Peter S. Kindsvatter. American Soldiers: Ground Combat in the World Wars, Korea, and Vietnam. Lawrence: University Press of Kansas, 2003. xxiii + 432 pp. $34.95 (cloth), ISBN 978-0-7006-1229-1.
Reviewed by Brent Watson (Department of History, Okanagan University College)
Published on H-War (February, 2004)
Lessons from Wars Past
Lessons from Wars Past
What was it like to serve as a combat soldier in America's wars during the draft era? In four-hundred and seventy-two pages, Peter Kindsvatter, an Army veteran of twenty-two years, answers this important and heretofore neglected question.
Kindsvatter's American Soldiers is a masterful work of historical synthesis that marshals an astonishing array of sources--from soldiers' memoirs to historical fiction--to paint a compelling portrait of soldier behavior in the two world wars, Korea and Vietnam. The book is organized thematically within a broad contextual narrative that roughly corresponds with soldiers' wartime service. Thus, chapter 1 explores soldiers' motives (including selective service) for "rallying to the flag," while chapters two, three and four consider the physical and emotion environments of war, and soldiers' reactions to them. Subsequent chapters cover topics such as comradeship, battle exhaustion, views of the enemy, the experience of combat, leadership at the small unit level, impressions of support troops, and race relations in the front lines. Reflecting on the ground combat experiences of American soldiers in the four conflicts under consideration, Kindsvatter's conclusion closes with a decidedly sober message for today's fighting men and women: "Don't expect too much from war" (p. 285).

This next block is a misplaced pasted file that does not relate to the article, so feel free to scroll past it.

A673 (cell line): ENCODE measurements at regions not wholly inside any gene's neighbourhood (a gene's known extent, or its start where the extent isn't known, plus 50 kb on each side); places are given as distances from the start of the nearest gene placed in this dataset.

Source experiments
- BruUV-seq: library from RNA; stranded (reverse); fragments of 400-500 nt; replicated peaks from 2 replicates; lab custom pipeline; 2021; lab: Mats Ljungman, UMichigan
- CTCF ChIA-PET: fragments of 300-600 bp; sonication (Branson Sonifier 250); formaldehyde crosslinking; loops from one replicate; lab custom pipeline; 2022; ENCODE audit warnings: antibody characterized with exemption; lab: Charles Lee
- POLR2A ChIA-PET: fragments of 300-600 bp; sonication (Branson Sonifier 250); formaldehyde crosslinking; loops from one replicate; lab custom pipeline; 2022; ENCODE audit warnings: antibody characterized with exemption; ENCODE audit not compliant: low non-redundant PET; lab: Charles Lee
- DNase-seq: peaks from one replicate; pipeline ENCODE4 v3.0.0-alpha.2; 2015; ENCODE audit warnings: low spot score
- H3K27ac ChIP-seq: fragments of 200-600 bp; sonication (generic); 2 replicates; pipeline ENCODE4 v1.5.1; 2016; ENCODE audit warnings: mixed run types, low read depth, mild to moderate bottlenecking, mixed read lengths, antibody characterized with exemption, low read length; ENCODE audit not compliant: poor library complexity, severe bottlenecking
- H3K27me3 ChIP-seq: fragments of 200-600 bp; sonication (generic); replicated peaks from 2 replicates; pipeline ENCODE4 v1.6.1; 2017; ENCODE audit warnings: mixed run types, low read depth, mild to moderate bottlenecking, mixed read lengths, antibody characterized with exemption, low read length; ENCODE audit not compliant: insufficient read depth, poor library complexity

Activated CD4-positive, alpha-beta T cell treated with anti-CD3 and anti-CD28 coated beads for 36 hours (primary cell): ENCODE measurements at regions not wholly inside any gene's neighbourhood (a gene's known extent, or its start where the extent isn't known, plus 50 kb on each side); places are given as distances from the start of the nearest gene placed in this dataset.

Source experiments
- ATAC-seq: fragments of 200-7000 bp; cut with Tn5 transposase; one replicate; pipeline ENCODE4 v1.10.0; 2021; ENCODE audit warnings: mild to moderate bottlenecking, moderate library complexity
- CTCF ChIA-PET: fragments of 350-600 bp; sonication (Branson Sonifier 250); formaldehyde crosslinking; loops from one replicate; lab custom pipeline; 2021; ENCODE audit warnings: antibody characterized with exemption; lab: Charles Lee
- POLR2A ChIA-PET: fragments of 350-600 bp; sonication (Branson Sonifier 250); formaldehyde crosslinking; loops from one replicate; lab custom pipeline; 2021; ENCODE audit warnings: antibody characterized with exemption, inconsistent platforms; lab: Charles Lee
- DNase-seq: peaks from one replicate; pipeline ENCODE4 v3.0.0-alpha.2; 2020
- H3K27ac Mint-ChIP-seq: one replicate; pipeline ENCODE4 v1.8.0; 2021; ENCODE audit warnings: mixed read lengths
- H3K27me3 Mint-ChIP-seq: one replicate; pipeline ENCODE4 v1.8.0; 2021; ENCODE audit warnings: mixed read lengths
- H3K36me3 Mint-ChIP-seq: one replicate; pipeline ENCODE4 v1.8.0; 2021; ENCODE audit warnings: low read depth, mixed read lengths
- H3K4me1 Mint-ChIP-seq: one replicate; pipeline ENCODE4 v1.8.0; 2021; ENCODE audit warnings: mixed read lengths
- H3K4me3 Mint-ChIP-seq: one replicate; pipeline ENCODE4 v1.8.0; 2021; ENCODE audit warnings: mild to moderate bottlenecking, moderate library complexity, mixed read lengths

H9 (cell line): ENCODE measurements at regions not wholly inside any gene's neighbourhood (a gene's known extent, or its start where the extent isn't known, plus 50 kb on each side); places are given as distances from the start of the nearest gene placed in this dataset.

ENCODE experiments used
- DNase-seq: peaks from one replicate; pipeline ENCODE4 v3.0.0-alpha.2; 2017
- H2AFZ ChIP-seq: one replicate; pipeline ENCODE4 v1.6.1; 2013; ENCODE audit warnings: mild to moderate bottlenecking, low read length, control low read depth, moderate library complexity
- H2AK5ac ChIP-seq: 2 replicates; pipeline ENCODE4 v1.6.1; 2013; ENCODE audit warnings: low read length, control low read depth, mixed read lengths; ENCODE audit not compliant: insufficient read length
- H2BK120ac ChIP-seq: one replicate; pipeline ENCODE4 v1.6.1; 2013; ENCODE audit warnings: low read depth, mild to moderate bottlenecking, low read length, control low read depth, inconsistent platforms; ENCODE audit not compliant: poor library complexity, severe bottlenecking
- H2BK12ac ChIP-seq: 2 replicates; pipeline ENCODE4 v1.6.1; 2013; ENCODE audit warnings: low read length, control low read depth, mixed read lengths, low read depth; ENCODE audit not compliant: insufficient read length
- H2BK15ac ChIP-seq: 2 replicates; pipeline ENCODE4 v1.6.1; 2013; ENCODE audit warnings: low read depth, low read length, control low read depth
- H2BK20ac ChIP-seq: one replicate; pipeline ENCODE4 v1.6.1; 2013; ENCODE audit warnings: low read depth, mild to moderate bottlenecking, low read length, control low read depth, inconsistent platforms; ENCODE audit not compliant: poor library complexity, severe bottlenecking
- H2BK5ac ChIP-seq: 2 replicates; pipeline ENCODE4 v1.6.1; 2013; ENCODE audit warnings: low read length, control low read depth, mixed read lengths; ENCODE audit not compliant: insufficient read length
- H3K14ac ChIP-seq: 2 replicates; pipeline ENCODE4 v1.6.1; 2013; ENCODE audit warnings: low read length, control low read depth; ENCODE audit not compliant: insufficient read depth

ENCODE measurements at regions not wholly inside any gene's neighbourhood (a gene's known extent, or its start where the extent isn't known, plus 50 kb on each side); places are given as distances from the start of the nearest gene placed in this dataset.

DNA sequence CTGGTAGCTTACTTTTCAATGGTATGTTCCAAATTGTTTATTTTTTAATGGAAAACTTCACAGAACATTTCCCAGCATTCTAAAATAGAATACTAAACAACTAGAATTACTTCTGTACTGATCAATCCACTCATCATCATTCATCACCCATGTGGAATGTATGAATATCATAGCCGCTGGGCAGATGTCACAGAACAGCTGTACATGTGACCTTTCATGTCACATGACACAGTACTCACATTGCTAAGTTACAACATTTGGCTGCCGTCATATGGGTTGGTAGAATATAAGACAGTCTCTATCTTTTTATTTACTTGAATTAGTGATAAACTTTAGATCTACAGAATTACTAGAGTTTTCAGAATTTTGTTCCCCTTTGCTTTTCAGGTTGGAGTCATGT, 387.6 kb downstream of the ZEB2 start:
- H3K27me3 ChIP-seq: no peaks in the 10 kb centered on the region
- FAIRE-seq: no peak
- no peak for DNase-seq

Kindsvatter's seemingly unconventional concluding message cuts to the heart of the book's purpose: to provide military leaders, policy makers and combat soldiers with insights into the stark reality of modern ground combat. But Kindsvatter's synthesis is much more than a didactic treatise on the realities of combat. It is also a work of considerable scholarly merit, very much in the classic academic vein of history for history's sake. Thus, he accomplishes what many contemporary military historians have tried, but only a handful have successfully accomplished. By combining the utilitarian with the academic, Kindsvatter crafts a history of ground combat that is both didactic and scholarly.
In this regard, American Soldiers clearly builds on the "bottom-up" approach to military history popularized by John Keegan close to three decades ago in his seminal The Face of Battle. But unlike Keegan, Kindsvatter does not extrapolate his conclusions from a series of historical case studies. As intimated above, Kindsvatter's scope and purpose is much wider. Indeed, it would seem that American Soldiers owes it greatest intellectual debt to Richard Holmes' Firing Line (also published as Acts of War), a book that appears several times in the endnotes but that is all but ignored in the introductory historiographical overview.
Indeed, of American Soldiers' thirteen chapters, the introduction is probably the least inspiring, reflecting more than any other the book's origins as a doctoral thesis. Excessive quotations and historical name-dropping contribute to the introduction's overall malaise. That said, Kindsvatter rapidly comes to life in the chapters that follow as he explores the nitty, gritty details of the American ground combat experience in the two world wars, Korea and Vietnam.